Gymnema Sylvestre – Unlimited Health benefits

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Gymnema Sylvestre

In the modern era due to the fast life cycle, junk food habits and other issues like obesity and diabetes were commonly found in a large area of the population. Naturopathic treatments were extensively used in ancient times and due to no side effect, it is getting momentum in the modern era also. Several medicinal plants were exploited for their uses in different diseases, Gymnema Sylvestre is one of the plants which can be sued in diabetes and obesity-like diseases.

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Gymnema Sylvestre – Introduction

Gymnema Sylvestre R. Br. is a woody, climbing traditional medicinal herb. It belongs to the family Asclepiadaceae and has many therapeutic applications in the Ayurvedic system of medicine. It is commonly called ‘Gurmar’ or sugar destroyer. The word ‘Gymnema’ is derived from the Hindu word ‘Gurmar‘ meaning ‘destroyer of sugar. It is believed that chewing its sweat neutralizes the excess body sugar level and is thus used for the treatment of diabetes mellitus. It is known by different names in different parts of the country.

Gymnema Sylvestre Names in Different languages

  • In Bengali, it is called ‘Mera-Singi
  • in Gujarati, it is called ‘Dhuleti‘ and ‘Mardashingi
  • in Kannada, it is called ‘Sannagera Sehambu‘ and ‘Kadhasige
  • in Malayalam, it is known as ‘Chakkarakkolli‘ and ‘Madhunashini
  • in Marathi, it is known as ‘Kavali’, Kalikardori’ and ‘Vakundi‘.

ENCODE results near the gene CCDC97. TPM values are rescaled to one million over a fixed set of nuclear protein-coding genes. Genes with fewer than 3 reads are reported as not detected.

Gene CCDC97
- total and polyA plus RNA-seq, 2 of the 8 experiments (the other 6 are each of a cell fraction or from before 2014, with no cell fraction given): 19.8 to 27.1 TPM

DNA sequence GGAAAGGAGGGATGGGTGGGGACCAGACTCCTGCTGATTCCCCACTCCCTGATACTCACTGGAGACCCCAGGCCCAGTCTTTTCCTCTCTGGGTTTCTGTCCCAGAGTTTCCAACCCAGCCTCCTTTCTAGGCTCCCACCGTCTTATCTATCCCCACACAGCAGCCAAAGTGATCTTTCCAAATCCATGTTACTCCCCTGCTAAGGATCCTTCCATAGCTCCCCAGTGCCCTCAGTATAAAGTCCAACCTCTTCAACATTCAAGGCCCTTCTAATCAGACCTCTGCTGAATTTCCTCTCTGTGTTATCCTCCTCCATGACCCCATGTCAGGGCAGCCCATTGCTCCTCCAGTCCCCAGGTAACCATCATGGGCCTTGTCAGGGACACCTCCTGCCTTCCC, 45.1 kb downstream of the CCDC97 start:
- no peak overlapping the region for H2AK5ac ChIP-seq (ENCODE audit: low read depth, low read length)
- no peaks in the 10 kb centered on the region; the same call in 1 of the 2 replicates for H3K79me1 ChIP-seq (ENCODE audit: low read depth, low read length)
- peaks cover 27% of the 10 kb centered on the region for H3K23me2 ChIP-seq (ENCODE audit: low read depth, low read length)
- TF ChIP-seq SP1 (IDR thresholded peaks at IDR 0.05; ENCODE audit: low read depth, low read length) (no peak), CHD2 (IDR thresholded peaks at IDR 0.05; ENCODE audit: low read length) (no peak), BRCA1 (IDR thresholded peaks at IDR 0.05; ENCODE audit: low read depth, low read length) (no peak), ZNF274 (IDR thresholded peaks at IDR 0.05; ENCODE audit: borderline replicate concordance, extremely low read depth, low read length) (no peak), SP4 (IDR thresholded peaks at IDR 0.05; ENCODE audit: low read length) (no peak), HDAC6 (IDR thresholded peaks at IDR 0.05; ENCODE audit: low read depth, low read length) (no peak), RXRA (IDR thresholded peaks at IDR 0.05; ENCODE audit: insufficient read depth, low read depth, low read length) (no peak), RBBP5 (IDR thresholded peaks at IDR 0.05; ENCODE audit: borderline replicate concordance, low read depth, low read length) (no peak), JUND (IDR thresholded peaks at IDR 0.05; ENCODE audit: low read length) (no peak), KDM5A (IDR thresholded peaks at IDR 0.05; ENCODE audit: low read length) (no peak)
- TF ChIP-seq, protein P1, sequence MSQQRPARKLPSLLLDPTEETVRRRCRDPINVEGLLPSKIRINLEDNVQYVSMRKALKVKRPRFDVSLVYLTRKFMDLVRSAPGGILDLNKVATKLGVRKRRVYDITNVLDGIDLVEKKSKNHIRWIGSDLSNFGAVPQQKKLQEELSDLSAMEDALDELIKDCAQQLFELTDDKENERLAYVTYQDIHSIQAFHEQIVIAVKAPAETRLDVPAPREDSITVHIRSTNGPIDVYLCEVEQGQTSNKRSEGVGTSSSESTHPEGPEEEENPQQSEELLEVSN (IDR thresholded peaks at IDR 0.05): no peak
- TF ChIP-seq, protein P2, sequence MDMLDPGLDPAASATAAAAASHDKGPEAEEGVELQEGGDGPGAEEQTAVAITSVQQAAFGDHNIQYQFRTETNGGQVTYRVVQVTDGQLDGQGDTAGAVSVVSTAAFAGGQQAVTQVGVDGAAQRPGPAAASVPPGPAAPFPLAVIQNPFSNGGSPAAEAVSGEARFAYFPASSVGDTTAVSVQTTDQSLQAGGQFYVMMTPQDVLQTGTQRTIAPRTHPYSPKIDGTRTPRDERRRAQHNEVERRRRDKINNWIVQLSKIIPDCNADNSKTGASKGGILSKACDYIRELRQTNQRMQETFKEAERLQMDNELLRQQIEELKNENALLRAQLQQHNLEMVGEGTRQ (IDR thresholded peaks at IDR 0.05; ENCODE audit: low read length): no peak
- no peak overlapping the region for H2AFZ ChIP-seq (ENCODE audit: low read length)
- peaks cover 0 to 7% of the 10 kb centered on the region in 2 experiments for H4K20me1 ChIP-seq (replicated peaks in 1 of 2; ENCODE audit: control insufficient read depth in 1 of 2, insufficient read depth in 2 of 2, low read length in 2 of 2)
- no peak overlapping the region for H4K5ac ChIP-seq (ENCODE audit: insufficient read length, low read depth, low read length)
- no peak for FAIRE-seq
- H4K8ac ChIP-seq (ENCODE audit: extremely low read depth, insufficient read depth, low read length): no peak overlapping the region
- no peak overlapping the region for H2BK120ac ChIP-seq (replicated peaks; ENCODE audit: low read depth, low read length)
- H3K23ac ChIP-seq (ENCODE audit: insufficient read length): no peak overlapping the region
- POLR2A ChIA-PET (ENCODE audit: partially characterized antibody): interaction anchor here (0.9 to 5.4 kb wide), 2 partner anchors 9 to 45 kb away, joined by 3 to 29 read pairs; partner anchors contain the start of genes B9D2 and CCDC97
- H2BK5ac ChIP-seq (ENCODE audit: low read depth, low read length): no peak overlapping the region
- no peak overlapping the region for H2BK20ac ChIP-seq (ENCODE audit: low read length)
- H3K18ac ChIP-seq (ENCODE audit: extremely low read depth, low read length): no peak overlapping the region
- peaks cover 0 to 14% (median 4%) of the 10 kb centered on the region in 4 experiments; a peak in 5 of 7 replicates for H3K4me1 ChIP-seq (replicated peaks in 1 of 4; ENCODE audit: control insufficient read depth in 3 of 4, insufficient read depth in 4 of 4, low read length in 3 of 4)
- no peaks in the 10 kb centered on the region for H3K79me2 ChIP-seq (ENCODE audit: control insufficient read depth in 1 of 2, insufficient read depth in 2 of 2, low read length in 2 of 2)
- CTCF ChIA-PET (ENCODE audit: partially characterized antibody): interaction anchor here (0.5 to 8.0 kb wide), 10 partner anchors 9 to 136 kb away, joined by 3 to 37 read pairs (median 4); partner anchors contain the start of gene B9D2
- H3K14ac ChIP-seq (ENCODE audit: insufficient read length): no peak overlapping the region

• in Oriya, it is called ‘Gudmari
  • in Tamil, it is called ‘Adigam‘ and ‘Cherukurinja
  • in Telugu, as podapatri
  • in Sanskrit as ‘Meshashringi, Madhunashini and Vishani
  • in Hindi, it is called ‘Gurmar

Gymnema Sylvestre – Habitat

This woody climber is distributed throughout India ranging from 300-700 meters at altitude. It is found in Konkan, Western Ghats and Deccan extending to Northern and Western India, Tamil Nadu, Karnataka and Uttar Pradesh. It is also distributed in Asia, Tropical Africa, Malaysia and Sri Lanka.

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Gymnema Sylvestre – Plant Description

it is a woody climber with elliptic leaves. Its flowers are small with pale yellow corolla. It’s flowering and fruiting occur between April to June. Its commercial varieties are ‘Jhalawar’, ‘Lotiajhil’ and ‘RUBL 18050’. Plants can grow in all types of soils in tropical and subtropical regions up to an altitude of 600-700 meters. To raise its plantation, germination by mature seeds was made in small poly bags or poly boxes in a primary field from October-December.

The raised plants were transplanted in February – March and planted with proper support for the climbing purpose. After periodic weeding, proper irrigation and use of vermin compost or compost in the field after one year of transplantation plant is ready for harvesting. Normally leaves are collected in October-February and are dried in shade after washing. Its roots are collected during summer and are cleaned, dried and sun-dried.

Bioactive Chemical Component of Gymnema Sylvestre

From Gymnema Sylvestre leaves a group of closely related gymnemic acids were isolated and purified. The main constituent of Gymnema is believed to be gymnemic acid, a mixture of about 17 different saponins. Gymnemic acid formulations have been found effective in reducing obesity. It is believed that its hypoglycaemia effect is due to some mechanisms exerted by its leaves especially gymnemic acid. It increases the secretion of insulin and promotes the regeneration of islet cells. It increases the utilization of glucose as well as causes inhibition of glucose absorption from the intestine.

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Gymnema Sylvestre – Health Benefits and Uses

Ethnomedicinal Uses

it has been known as the Ayurvedic system of medicine for the management of diabetes mellitus and similar hypo/hyperglycemic conditions. The leaves have been used for stomach ailments, constipation, water retention and liver diseases. Similarly, flowers, leaves and fruits were used in the treatment of high or low blood pressure.